Global, luxury travel company Abercrombie & Kent specialises in unique and tailor-made trips. With a bespoke service at the heart of their business, they need to be able to provide their customers with a first-class service every step of their special journey. That means a first-class telephony system. One where their customers can reach them for any reason, at any time and from any location, guaranteed.
Facing an increase in reliability issues and unnecessary costs, it was becoming clear that their system required upgrading. With a successful Telephony partnership already in place, Bamboo was asked to provide recommendations that would enable a seamless migration to Session Initiation Protocol, or SIP.
“I started to look at SIP as a possible solution when I recognised that we needed added resiliency to our telephony infrastructure, as well as looking at addressing reliability and call quality issues with the existing ISDN30 circuit and cutting call costs wherever I could,” explains Paul Nolan, IT Manager at Abercrombie & Kent. He continues, “We were happy with Bamboo as our current telephony provider so I invited them to put together a proposal for me to allow a seamless migration to SIP as the preferred telephony service, but with built in resilience to ensure that we had a failover plan should we encounter any problems.”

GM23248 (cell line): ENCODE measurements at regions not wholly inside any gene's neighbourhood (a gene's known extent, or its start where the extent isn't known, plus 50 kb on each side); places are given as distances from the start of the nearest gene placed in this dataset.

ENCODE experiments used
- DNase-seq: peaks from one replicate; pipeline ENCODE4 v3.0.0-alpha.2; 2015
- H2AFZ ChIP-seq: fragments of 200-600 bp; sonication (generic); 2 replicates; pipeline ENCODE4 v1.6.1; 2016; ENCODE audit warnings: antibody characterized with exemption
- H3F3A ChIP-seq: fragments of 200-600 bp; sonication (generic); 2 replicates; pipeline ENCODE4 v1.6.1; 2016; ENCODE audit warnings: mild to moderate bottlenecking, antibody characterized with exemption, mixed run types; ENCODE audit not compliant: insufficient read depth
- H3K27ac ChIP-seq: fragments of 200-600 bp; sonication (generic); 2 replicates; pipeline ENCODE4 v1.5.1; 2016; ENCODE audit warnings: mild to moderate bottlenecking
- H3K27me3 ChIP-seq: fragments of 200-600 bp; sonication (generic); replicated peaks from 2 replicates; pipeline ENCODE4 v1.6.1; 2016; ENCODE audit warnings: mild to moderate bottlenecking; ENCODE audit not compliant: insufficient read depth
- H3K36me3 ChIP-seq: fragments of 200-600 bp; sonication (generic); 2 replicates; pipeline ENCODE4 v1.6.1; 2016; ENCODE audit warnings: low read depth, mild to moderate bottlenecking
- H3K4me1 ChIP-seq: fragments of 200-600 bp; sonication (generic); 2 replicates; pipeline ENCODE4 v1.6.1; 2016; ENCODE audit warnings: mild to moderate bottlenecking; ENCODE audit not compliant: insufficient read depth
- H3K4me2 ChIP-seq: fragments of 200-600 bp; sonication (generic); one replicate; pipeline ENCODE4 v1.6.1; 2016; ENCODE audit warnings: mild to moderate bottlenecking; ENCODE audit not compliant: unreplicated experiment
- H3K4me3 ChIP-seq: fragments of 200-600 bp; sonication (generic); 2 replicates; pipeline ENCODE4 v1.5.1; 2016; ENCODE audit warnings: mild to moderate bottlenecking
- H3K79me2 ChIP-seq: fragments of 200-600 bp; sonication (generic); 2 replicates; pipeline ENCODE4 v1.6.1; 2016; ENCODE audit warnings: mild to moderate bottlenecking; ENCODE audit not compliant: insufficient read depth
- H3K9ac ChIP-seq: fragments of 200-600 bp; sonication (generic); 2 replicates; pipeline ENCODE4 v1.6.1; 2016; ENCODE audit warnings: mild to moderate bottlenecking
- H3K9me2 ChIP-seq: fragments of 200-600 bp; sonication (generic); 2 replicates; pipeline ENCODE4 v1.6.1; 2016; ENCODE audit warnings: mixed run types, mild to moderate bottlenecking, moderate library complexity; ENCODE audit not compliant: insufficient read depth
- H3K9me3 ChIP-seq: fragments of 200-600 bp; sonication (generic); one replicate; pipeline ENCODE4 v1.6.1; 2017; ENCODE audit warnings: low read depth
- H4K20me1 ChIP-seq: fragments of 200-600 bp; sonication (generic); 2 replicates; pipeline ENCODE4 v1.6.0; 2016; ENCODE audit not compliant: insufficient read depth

Bamboo’s Technical Support met with Paul and his Account Manager on a number of occasions to fully get to grips with the issues they were facing - and the implications. We know big technology changes can be daunting and believed it was important that Paul and his team were comfortable with the recommendations we provided.
Following these consultations we provided a number of solutions that we knew would satisfy these issues and ultimately give them peace of mind.
It was vital that Abercrombie & Kent and, more importantly, their customers would not encounter any problems. We were confident the capacity we recommended would meet their needs. To alleviate their concerns for call quality we suggested the ISDN circuit be kept in place in case, along with a backup circuit should the SIP trunk ever encounter any problems.
“The migration was completed last year, it went seamlessly well and our concerns over the call quality were never realised. We have an assured product through Bamboo and it is easily coping with our call volume.”
Paul Nolan concludes, “The quality is far better than what we had with the ISDN circuit. We have met and actually exceeded our original requirements, thanks to the solution recommended by Bamboo, and we will be looking to further develop our SIP solution with Bamboo over the coming years.”
Here at Bamboo, we are extremely happy that Abercrombie & Kent is seeing such positive results and can remain confident in the SIP’s resilience and reliability. It will be a pleasure to continue supporting Paul and his team with their on-going technology solutions.
Deciphering The Chatter
Delivery: Looking at the discussion and reverberations that surround news and social media happenings, rather than the happenings themselves, provides an interesting insight into changing social values and attitudes. The Chatter online feed identified prevailing cultural trends by deciphering the meaning behind online conversation.